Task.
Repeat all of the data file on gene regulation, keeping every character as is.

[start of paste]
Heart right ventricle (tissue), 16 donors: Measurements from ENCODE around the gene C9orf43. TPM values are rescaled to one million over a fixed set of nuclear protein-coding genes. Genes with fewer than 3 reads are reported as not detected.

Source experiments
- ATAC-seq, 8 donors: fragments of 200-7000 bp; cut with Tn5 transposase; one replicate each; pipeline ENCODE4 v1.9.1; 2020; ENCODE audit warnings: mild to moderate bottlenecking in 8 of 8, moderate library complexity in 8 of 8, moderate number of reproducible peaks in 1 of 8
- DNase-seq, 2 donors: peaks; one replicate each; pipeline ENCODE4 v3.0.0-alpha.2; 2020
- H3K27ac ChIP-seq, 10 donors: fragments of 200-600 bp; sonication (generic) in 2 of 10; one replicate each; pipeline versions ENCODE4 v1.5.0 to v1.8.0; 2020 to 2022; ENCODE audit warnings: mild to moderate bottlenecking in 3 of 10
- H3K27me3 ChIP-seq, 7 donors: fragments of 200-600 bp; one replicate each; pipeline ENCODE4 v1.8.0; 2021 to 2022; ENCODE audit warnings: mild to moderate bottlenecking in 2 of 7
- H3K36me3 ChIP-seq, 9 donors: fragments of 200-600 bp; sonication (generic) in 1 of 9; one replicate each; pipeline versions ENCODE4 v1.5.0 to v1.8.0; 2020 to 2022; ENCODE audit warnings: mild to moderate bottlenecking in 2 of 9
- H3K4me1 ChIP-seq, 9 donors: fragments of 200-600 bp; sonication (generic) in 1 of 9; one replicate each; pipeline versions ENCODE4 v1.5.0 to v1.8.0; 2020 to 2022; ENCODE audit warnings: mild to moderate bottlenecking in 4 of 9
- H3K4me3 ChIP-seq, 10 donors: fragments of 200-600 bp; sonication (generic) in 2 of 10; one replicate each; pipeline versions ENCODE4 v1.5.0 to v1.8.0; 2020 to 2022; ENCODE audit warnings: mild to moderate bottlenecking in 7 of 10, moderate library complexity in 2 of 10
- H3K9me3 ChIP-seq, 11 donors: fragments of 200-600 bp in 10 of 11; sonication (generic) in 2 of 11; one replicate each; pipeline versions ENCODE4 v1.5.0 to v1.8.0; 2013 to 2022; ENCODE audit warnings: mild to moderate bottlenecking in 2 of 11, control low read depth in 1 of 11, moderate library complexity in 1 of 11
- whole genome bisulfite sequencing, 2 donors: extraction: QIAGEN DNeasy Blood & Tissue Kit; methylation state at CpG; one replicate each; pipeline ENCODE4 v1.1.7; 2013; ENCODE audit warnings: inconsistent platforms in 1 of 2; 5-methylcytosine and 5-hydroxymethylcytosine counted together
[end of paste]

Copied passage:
Heart right ventricle (tissue), 16 donors: Measurements from ENCODE around the gene C9orf43. TPM values are rescaled to one million over a fixed set of nuclear protein-coding genes. Genes with fewer than 3 reads are reported as not detected.

Source experiments
- ATAC-seq, 8 donors: fragments of 200-7000 bp; cut with Tn5 transposase; one replicate each; pipeline ENCODE4 v1.9.1; 2020; ENCODE audit warnings: mild to moderate bottlenecking in 8 of 8, moderate library complexity in 8 of 8, moderate number of reproducible peaks in 1 of 8
- DNase-seq, 2 donors: peaks; one replicate each; pipeline ENCODE4 v3.0.0-alpha.2; 2020
- H3K27ac ChIP-seq, 10 donors: fragments of 200-600 bp; sonication (generic) in 2 of 10; one replicate each; pipeline versions ENCODE4 v1.5.0 to v1.8.0; 2020 to 2022; ENCODE audit warnings: mild to moderate bottlenecking in 3 of 10
- H3K27me3 ChIP-seq, 7 donors: fragments of 200-600 bp; one replicate each; pipeline ENCODE4 v1.8.0; 2021 to 2022; ENCODE audit warnings: mild to moderate bottlenecking in 2 of 7
- H3K36me3 ChIP-seq, 9 donors: fragments of 200-600 bp; sonication (generic) in 1 of 9; one replicate each; pipeline versions ENCODE4 v1.5.0 to v1.8.0; 2020 to 2022; ENCODE audit warnings: mild to moderate bottlenecking in 2 of 9
- H3K4me1 ChIP-seq, 9 donors: fragments of 200-600 bp; sonication (generic) in 1 of 9; one replicate each; pipeline versions ENCODE4 v1.5.0 to v1.8.0; 2020 to 2022; ENCODE audit warnings: mild to moderate bottlenecking in 4 of 9
- H3K4me3 ChIP-seq, 10 donors: fragments of 200-600 bp; sonication (generic) in 2 of 10; one replicate each; pipeline versions ENCODE4 v1.5.0 to v1.8.0; 2020 to 2022; ENCODE audit warnings: mild to moderate bottlenecking in 7 of 10, moderate library complexity in 2 of 10
- H3K9me3 ChIP-seq, 11 donors: fragments of 200-600 bp in 10 of 11; sonication (generic) in 2 of 11; one replicate each; pipeline versions ENCODE4 v1.5.0 to v1.8.0; 2013 to 2022; ENCODE audit warnings: mild to moderate bottlenecking in 2 of 11, control low read depth in 1 of 11, moderate library complexity in 1 of 11
- whole genome bisulfite sequencing, 2 donors: extraction: QIAGEN DNeasy Blood & Tissue Kit; methylation state at CpG; one replicate each; pipeline ENCODE4 v1.1.7; 2013; ENCODE audit warnings: inconsistent platforms in 1 of 2; 5-methylcytosine and 5-hydroxymethylcytosine counted together